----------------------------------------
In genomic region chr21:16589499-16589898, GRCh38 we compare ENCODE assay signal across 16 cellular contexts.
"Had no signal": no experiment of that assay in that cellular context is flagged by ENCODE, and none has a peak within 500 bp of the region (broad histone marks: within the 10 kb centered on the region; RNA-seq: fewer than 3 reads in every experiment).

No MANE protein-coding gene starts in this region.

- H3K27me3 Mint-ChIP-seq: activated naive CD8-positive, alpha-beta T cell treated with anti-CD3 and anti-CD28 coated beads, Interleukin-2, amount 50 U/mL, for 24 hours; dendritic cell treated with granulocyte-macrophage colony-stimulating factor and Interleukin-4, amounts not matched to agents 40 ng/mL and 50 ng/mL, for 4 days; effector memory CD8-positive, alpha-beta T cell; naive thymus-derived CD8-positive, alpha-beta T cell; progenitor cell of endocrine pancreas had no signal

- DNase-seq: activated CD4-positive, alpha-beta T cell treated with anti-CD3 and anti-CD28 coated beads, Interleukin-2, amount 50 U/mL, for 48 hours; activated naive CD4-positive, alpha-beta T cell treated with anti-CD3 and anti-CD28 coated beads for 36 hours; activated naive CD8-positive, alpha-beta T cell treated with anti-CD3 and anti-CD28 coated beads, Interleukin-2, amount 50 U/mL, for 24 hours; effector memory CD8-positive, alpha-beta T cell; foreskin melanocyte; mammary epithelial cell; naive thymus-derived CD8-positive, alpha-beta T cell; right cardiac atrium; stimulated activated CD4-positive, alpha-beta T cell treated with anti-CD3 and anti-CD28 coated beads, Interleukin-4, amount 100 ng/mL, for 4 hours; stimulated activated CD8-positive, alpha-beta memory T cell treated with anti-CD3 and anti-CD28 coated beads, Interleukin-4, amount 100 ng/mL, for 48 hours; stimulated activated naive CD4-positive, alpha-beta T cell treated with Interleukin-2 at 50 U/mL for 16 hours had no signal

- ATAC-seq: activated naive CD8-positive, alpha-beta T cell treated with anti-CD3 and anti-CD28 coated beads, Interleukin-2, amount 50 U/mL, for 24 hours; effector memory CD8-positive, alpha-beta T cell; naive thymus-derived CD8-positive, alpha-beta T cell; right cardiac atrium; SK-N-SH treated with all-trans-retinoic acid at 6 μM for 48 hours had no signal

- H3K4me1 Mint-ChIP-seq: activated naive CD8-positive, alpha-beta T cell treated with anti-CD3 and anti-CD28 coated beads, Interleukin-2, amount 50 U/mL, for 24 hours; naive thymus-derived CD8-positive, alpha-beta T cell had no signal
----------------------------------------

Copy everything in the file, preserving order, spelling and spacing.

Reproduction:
In genomic region chr21:16589499-16589898, GRCh38 we compare ENCODE assay signal across 16 cellular contexts.
"Had no signal": no experiment of that assay in that cellular context is flagged by ENCODE, and none has a peak within 500 bp of the region (broad histone marks: within the 10 kb centered on the region; RNA-seq: fewer than 3 reads in every experiment).

No MANE protein-coding gene starts in this region.

- H3K27me3 Mint-ChIP-seq: activated naive CD8-positive, alpha-beta T cell treated with anti-CD3 and anti-CD28 coated beads, Interleukin-2, amount 50 U/mL, for 24 hours; dendritic cell treated with granulocyte-macrophage colony-stimulating factor and Interleukin-4, amounts not matched to agents 40 ng/mL and 50 ng/mL, for 4 days; effector memory CD8-positive, alpha-beta T cell; naive thymus-derived CD8-positive, alpha-beta T cell; progenitor cell of endocrine pancreas had no signal

- DNase-seq: activated CD4-positive, alpha-beta T cell treated with anti-CD3 and anti-CD28 coated beads, Interleukin-2, amount 50 U/mL, for 48 hours; activated naive CD4-positive, alpha-beta T cell treated with anti-CD3 and anti-CD28 coated beads for 36 hours; activated naive CD8-positive, alpha-beta T cell treated with anti-CD3 and anti-CD28 coated beads, Interleukin-2, amount 50 U/mL, for 24 hours; effector memory CD8-positive, alpha-beta T cell; foreskin melanocyte; mammary epithelial cell; naive thymus-derived CD8-positive, alpha-beta T cell; right cardiac atrium; stimulated activated CD4-positive, alpha-beta T cell treated with anti-CD3 and anti-CD28 coated beads, Interleukin-4, amount 100 ng/mL, for 4 hours; stimulated activated CD8-positive, alpha-beta memory T cell treated with anti-CD3 and anti-CD28 coated beads, Interleukin-4, amount 100 ng/mL, for 48 hours; stimulated activated naive CD4-positive, alpha-beta T cell treated with Interleukin-2 at 50 U/mL for 16 hours had no signal

- ATAC-seq: activated naive CD8-positive, alpha-beta T cell treated with anti-CD3 and anti-CD28 coated beads, Interleukin-2, amount 50 U/mL, for 24 hours; effector memory CD8-positive, alpha-beta T cell; naive thymus-derived CD8-positive, alpha-beta T cell; right cardiac atrium; SK-N-SH treated with all-trans-retinoic acid at 6 μM for 48 hours had no signal

- H3K4me1 Mint-ChIP-seq: activated naive CD8-positive, alpha-beta T cell treated with anti-CD3 and anti-CD28 coated beads, Interleukin-2, amount 50 U/mL, for 24 hours; naive thymus-derived CD8-positive, alpha-beta T cell had no signal